Can I Take Fiber Supplements Instead of Eating Fiber?

Taking fiber supplements can be an effective way to increase your daily intake without having to make drastic changes to your diet or lifestyle.

Can I Take Fiber Supplements Instead of Eating Fiber?

It's best to get fiber from food, because supplements don't provide the vitamins, minerals and other nutrients that fiber-rich foods provide. However, fiber supplements can contribute to the recommended daily intake. Yes, and research suggests that the ideal is to meet fiber needs or, at least, a large part of it through the natural fiber in food. Fiber supplements can be used to increase the dietary fiber you get from food.

They can help ensure a regular bowel movement, treat acute episodes of constipation, and help lower cholesterol and blood sugar. There is evidence that they can reduce the risk of heart disease and even colon cancer. In this case, it's not a bad idea to add some fortified foods or a supplement, especially if you have a condition such as heart disease, prediabetes, type 2 diabetes, or a gastrointestinal problem, such as constipation. Fiber supplements come in a variety of formulations, including powders to be mixed with water or other liquid or capsules to be swallowed whole.

Fermentation refers to the rate and degree to which intestinal bacteria can break down a dietary fiber, after resisting enzymatic digestion in the small intestine, producing fermentation byproducts, such as short-chain fatty acids and gas. The authors concluded that the findings support the usefulness of medium and high viscosity gel-forming fibers as cholesterol-lowering therapy, but cautioned that the benefits of lowering cholesterol should not be attributed solely to a classification of solubility. Before arriving at an answer about fiber supplements, it's helpful to understand the purpose of fiber in general. Fiber is an essential part of a healthy diet and is important for digestive health.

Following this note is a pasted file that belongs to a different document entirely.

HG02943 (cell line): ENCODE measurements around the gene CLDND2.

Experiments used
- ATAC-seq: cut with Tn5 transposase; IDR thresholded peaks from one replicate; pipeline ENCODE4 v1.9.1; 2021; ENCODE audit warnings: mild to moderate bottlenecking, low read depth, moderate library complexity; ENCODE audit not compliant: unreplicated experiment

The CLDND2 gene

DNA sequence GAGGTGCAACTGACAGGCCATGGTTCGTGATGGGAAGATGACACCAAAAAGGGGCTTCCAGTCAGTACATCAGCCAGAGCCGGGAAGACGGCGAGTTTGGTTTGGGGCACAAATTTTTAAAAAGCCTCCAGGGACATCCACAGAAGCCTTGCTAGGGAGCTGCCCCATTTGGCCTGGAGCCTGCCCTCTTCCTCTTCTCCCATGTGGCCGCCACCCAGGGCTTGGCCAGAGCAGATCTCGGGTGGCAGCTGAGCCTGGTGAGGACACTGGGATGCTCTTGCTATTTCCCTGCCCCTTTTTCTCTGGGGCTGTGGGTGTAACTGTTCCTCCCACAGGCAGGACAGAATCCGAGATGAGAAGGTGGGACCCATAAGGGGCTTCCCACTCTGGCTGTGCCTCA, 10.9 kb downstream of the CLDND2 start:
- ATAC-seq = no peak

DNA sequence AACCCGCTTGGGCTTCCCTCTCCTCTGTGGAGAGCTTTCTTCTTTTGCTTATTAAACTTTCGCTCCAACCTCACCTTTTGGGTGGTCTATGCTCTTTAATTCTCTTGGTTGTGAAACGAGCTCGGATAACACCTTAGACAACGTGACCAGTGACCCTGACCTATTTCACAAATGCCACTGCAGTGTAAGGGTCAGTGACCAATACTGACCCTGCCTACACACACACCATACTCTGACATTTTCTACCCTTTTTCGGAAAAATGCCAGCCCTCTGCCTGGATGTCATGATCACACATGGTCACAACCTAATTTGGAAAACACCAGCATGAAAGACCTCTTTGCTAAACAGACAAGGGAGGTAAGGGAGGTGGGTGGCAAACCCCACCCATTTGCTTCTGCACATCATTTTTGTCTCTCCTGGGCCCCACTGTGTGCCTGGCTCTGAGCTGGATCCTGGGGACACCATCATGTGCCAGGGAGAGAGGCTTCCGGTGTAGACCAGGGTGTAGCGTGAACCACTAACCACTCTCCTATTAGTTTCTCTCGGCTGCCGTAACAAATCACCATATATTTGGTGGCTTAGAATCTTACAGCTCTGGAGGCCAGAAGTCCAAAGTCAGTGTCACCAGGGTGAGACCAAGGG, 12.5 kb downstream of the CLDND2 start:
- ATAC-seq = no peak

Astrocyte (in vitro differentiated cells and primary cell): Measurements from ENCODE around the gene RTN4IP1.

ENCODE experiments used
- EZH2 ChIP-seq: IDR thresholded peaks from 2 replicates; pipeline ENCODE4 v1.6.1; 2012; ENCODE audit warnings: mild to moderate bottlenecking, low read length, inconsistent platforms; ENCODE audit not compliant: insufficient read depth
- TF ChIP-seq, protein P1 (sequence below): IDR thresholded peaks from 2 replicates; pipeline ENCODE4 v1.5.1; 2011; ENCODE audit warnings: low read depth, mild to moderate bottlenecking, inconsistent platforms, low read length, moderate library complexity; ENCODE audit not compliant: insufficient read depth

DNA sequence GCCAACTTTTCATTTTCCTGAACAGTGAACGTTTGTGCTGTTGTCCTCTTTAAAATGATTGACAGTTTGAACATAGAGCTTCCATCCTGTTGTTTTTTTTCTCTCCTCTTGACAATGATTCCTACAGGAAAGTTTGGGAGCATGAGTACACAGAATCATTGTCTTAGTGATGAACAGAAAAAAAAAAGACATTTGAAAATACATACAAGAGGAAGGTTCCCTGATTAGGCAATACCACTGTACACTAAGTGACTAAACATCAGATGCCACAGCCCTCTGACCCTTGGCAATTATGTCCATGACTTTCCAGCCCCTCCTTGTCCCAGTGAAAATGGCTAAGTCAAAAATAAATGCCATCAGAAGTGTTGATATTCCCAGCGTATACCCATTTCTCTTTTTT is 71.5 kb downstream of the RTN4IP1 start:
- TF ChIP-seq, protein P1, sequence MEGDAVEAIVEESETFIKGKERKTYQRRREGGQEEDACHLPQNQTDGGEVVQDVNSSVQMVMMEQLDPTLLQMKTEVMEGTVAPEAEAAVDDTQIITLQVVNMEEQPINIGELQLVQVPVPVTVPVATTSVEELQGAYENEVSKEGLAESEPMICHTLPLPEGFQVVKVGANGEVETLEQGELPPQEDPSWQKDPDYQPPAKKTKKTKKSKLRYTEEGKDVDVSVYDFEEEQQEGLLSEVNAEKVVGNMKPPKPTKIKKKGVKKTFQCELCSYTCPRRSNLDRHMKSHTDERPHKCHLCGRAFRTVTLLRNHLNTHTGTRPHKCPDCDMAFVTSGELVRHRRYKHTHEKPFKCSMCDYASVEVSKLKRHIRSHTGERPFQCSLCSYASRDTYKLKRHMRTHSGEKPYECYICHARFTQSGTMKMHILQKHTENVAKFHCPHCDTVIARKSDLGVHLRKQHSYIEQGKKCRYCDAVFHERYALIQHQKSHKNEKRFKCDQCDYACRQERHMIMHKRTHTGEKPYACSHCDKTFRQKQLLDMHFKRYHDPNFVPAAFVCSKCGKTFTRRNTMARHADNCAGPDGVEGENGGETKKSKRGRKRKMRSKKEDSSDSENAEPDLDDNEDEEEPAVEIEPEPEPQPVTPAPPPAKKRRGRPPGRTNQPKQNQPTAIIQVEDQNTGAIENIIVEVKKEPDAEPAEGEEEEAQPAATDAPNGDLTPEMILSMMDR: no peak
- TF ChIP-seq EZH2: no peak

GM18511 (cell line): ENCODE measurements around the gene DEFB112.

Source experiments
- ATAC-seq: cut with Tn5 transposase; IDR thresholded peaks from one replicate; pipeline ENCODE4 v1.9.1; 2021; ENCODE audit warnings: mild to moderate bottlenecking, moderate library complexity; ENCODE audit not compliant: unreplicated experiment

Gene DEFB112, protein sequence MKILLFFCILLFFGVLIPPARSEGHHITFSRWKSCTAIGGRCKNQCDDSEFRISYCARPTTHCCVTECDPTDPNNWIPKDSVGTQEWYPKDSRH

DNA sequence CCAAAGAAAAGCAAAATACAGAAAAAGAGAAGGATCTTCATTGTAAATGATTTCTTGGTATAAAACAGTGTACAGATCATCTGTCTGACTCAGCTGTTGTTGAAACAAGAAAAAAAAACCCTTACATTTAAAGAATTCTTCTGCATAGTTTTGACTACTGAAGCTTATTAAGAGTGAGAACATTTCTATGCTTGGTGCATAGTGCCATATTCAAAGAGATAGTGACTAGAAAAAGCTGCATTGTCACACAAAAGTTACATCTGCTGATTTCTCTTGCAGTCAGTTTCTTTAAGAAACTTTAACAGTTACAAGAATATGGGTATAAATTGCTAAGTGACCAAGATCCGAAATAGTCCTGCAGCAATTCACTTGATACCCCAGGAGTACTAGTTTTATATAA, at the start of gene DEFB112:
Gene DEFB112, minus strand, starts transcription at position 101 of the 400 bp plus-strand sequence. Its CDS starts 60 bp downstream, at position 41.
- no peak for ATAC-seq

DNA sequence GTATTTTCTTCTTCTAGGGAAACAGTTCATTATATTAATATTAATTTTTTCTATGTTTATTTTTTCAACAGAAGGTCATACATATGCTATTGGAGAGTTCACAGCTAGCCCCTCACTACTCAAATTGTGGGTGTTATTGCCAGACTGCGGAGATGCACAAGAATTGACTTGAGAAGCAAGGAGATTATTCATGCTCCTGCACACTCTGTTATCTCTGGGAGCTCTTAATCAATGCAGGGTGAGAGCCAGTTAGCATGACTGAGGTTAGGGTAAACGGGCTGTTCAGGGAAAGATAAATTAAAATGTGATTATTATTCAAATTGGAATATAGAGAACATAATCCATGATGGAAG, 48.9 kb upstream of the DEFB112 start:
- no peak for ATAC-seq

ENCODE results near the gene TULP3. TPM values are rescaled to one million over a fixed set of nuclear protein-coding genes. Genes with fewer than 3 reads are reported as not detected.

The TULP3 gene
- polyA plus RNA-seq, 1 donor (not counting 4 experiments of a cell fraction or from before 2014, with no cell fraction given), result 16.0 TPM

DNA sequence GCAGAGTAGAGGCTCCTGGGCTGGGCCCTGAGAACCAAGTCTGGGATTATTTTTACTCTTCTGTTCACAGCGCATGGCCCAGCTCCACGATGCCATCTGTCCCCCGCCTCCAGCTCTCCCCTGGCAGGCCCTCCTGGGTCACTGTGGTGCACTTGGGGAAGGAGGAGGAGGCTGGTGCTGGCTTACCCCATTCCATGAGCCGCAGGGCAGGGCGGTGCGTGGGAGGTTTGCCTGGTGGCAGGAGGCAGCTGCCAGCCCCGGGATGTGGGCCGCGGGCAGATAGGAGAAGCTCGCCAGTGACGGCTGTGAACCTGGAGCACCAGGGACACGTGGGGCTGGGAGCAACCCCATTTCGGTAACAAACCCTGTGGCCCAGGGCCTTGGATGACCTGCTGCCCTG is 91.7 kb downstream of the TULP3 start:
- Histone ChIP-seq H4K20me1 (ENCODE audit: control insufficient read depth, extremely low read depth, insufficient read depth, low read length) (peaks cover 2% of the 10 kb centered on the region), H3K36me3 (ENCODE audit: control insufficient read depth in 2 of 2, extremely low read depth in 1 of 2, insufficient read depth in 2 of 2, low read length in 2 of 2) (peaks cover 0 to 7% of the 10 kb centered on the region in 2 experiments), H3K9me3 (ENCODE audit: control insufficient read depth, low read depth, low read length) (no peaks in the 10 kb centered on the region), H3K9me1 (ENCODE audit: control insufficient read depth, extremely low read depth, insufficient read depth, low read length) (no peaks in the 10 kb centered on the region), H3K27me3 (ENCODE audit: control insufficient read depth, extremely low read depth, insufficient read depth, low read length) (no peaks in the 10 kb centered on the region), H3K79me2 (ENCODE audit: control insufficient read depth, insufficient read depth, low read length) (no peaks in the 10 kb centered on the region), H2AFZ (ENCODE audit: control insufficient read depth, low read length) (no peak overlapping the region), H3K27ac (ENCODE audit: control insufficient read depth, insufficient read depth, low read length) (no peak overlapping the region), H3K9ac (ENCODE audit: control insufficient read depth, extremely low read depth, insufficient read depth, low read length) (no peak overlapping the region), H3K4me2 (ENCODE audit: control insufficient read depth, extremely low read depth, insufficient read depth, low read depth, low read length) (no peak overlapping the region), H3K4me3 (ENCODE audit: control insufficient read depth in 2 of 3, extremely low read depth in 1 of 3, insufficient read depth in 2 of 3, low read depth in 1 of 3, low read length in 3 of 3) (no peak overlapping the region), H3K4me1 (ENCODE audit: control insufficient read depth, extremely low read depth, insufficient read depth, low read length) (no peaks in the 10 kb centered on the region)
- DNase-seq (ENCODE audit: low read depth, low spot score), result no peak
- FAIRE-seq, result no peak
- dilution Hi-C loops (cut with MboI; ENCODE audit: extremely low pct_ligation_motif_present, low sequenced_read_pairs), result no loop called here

It helps keep your digestive system running smoothly by adding bulk to your stool and helping it move through your intestines more quickly. It also helps keep your blood sugar levels stable by slowing down the absorption of sugar into your bloodstream. In addition to increasing the normal daily intake of fiber, people also use fiber supplements with the intention of improving the quality and regularity of bowel movements; for example, these supplements are sometimes recommended to older people to prevent constipation or bloating when their appetite is too low to maintain regular eating habits. The clinically proven health benefits of fiber supplements are associated with specific characteristics (p.

e.g., viscous gel), and only a minority of marketed fiber products offer health benefits (summarized in the table). But is reaping the benefits of a high-fiber diet as simple as achieving a daily quota of grams of fiber through supplements and fortified products? I researched the research to see if it really matters where the fiber comes from. These studies have also indicated that long-term use of supplements has no harmful effects. As fiber supplements have grown in popularity over the years, the number and variety of options have also increased.

The basic premise of taking fiber supplements is that you can take the supplement to support your daily needs without having to modify your diet at all. In response to the Atkins diet and other fad diets, a lot of attention was paid to how sugar in carbohydrates is bad for health, but this could also have caused people to avoid other types of carbohydrates that are actually high in fiber (such as whole grains, for example). When food choices focus on getting fiber, a person generally consumes fewer calories, chooses foods with a lower glycemic index, consumes more whole foods such as fruits and vegetables (and, therefore, more nutrients), and consumes less processed foods. This is, in large part, how epidemiological studies show that a diet rich in fiber from whole foods is strongly associated with a lower risk of heart attack, stroke and cardiovascular disease.

Increasing your daily fiber intake is one of the easiest ways to simultaneously improve your overall and digestive health. Taking fiber supplements can be an effective way to do this without having to make drastic changes to your diet or lifestyle.